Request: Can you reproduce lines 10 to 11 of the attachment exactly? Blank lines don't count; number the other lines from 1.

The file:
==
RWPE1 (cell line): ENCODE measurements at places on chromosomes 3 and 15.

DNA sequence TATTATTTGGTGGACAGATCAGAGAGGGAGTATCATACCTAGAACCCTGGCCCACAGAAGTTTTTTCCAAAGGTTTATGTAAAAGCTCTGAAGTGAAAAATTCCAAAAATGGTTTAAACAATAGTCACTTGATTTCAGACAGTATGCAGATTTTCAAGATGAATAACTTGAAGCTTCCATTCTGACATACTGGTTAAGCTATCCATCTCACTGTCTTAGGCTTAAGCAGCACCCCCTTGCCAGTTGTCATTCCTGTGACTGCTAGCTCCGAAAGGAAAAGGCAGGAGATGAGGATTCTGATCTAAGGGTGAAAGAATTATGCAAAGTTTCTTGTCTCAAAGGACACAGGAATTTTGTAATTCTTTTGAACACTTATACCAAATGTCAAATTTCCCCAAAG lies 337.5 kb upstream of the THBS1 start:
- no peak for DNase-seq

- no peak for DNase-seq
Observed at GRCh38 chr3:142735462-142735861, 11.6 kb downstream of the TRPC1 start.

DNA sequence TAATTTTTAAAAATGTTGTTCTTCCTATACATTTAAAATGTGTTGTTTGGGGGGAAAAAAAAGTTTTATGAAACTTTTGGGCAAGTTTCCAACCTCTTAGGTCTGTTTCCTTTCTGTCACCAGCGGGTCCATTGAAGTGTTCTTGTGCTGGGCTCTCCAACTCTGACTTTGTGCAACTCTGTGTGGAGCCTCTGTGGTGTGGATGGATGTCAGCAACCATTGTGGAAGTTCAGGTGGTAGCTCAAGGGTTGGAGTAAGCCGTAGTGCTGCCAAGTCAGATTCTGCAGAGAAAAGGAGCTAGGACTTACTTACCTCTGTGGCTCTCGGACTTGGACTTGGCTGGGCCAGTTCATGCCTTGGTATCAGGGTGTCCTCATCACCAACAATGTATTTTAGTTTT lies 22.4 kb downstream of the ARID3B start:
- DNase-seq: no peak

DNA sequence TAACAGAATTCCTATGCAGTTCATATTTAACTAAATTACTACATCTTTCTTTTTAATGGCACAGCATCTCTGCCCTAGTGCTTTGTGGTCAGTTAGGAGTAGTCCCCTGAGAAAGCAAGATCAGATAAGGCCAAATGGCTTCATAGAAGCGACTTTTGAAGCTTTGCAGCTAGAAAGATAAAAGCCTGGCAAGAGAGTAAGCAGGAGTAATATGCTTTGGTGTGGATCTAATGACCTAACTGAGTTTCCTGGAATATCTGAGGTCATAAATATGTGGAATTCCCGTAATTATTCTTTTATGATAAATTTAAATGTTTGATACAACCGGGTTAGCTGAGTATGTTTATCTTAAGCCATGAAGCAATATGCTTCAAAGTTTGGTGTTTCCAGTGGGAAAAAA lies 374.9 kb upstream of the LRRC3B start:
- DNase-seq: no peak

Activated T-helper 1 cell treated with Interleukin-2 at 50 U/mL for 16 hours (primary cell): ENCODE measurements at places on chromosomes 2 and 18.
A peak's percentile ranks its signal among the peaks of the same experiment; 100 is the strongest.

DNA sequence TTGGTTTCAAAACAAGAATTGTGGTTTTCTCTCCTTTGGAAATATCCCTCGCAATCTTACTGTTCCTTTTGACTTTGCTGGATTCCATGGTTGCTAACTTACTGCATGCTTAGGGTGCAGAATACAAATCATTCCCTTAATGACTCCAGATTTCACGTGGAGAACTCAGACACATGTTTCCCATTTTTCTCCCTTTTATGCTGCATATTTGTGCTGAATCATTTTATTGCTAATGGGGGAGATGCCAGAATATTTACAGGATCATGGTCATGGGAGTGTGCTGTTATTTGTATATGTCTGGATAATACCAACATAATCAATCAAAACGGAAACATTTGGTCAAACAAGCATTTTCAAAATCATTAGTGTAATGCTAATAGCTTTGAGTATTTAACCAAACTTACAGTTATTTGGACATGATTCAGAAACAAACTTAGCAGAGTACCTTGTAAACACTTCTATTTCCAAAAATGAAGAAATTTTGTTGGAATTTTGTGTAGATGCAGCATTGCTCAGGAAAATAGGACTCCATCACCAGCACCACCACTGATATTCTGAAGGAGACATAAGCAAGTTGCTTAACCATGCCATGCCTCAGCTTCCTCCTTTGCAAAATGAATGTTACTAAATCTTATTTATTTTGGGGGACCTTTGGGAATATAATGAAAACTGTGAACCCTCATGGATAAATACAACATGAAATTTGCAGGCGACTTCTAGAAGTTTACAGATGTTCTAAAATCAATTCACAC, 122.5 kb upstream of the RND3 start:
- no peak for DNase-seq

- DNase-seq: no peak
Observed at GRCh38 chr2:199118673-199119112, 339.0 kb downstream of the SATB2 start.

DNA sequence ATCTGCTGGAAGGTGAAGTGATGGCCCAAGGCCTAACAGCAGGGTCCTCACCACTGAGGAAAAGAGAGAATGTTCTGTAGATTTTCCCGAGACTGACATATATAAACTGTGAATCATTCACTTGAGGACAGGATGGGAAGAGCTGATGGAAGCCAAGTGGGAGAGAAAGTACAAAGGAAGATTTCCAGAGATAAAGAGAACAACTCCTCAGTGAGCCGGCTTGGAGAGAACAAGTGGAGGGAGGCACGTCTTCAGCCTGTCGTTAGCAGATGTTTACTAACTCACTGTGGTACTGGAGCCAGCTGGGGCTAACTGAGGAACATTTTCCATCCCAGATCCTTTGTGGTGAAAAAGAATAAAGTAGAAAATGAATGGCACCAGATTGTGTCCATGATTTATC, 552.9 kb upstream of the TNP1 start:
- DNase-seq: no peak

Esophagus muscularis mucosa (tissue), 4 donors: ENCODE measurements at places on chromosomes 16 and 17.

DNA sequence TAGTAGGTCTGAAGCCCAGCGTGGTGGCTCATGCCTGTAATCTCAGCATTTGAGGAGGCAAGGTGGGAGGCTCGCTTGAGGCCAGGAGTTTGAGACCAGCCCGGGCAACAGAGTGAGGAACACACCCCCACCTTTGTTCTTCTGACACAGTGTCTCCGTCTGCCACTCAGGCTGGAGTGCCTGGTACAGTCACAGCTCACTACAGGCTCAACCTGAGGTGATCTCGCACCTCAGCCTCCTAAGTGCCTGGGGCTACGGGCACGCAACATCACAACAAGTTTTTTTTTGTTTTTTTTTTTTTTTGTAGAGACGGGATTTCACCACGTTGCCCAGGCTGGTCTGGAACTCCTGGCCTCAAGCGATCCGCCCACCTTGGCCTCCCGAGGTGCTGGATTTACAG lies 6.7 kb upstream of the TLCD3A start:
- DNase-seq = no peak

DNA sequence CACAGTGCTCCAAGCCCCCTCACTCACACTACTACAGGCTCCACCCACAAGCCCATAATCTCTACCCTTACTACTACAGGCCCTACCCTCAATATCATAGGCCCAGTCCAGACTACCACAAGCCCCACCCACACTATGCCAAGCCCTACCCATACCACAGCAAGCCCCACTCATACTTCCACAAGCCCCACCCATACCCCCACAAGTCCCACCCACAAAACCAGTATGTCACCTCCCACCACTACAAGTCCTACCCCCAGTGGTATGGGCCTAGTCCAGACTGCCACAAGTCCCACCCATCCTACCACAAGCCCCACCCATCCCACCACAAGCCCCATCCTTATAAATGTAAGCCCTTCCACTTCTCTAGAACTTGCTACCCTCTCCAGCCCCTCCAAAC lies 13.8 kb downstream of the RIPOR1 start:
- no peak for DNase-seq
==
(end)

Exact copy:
Activated T-helper 1 cell treated with Interleukin-2 at 50 U/mL for 16 hours (primary cell): ENCODE measurements at places on chromosomes 2 and 18.
A peak's percentile ranks its signal among the peaks of the same experiment; 100 is the strongest.